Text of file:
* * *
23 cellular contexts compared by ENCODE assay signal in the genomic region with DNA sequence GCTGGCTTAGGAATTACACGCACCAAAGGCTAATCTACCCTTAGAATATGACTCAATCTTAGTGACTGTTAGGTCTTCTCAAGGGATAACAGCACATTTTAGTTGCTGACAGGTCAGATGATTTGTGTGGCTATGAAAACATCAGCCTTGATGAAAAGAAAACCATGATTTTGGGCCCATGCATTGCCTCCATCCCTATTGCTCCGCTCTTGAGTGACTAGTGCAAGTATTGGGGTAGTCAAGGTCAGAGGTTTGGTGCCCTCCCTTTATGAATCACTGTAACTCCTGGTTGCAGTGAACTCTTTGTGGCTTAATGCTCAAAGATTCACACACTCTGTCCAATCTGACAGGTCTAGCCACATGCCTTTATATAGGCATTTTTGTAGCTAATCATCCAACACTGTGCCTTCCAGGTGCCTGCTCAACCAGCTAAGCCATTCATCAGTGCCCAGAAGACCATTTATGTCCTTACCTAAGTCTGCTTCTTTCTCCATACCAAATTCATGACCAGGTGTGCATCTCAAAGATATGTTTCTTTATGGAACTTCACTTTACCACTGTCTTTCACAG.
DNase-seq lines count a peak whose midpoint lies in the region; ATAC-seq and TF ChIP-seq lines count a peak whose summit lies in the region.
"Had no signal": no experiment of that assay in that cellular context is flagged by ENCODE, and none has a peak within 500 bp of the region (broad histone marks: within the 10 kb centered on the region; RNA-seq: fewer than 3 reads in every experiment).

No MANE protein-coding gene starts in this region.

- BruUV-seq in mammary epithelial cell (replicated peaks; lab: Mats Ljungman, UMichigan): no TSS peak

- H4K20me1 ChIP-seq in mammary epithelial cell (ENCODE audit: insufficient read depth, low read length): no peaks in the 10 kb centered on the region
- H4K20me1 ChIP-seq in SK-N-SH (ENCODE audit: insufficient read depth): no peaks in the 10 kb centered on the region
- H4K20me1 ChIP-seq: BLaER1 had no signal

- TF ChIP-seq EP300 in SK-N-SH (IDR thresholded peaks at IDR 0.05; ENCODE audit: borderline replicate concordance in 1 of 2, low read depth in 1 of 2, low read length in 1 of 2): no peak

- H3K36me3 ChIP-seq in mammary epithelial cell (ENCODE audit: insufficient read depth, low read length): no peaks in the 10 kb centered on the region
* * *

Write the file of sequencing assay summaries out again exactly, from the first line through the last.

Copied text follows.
23 cellular contexts compared by ENCODE assay signal in the genomic region with DNA sequence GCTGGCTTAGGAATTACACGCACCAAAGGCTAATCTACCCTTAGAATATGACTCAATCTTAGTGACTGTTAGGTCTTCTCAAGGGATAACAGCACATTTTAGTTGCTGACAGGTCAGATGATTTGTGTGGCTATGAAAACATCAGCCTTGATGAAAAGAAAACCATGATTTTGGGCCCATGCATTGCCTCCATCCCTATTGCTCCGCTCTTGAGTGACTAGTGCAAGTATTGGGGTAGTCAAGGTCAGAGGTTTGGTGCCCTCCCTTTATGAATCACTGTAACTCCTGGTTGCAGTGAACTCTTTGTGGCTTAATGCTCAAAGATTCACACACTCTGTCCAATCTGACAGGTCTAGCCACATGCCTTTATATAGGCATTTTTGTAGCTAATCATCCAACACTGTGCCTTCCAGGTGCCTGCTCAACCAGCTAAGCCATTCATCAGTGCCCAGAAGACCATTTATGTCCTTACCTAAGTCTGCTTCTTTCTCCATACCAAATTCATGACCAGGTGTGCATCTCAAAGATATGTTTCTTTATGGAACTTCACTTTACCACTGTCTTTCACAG.
DNase-seq lines count a peak whose midpoint lies in the region; ATAC-seq and TF ChIP-seq lines count a peak whose summit lies in the region.
"Had no signal": no experiment of that assay in that cellular context is flagged by ENCODE, and none has a peak within 500 bp of the region (broad histone marks: within the 10 kb centered on the region; RNA-seq: fewer than 3 reads in every experiment).

No MANE protein-coding gene starts in this region.

- BruUV-seq in mammary epithelial cell (replicated peaks; lab: Mats Ljungman, UMichigan): no TSS peak

- H4K20me1 ChIP-seq in mammary epithelial cell (ENCODE audit: insufficient read depth, low read length): no peaks in the 10 kb centered on the region
- H4K20me1 ChIP-seq in SK-N-SH (ENCODE audit: insufficient read depth): no peaks in the 10 kb centered on the region
- H4K20me1 ChIP-seq: BLaER1 had no signal

- TF ChIP-seq EP300 in SK-N-SH (IDR thresholded peaks at IDR 0.05; ENCODE audit: borderline replicate concordance in 1 of 2, low read depth in 1 of 2, low read length in 1 of 2): no peak

- H3K36me3 ChIP-seq in mammary epithelial cell (ENCODE audit: insufficient read depth, low read length): no peaks in the 10 kb centered on the region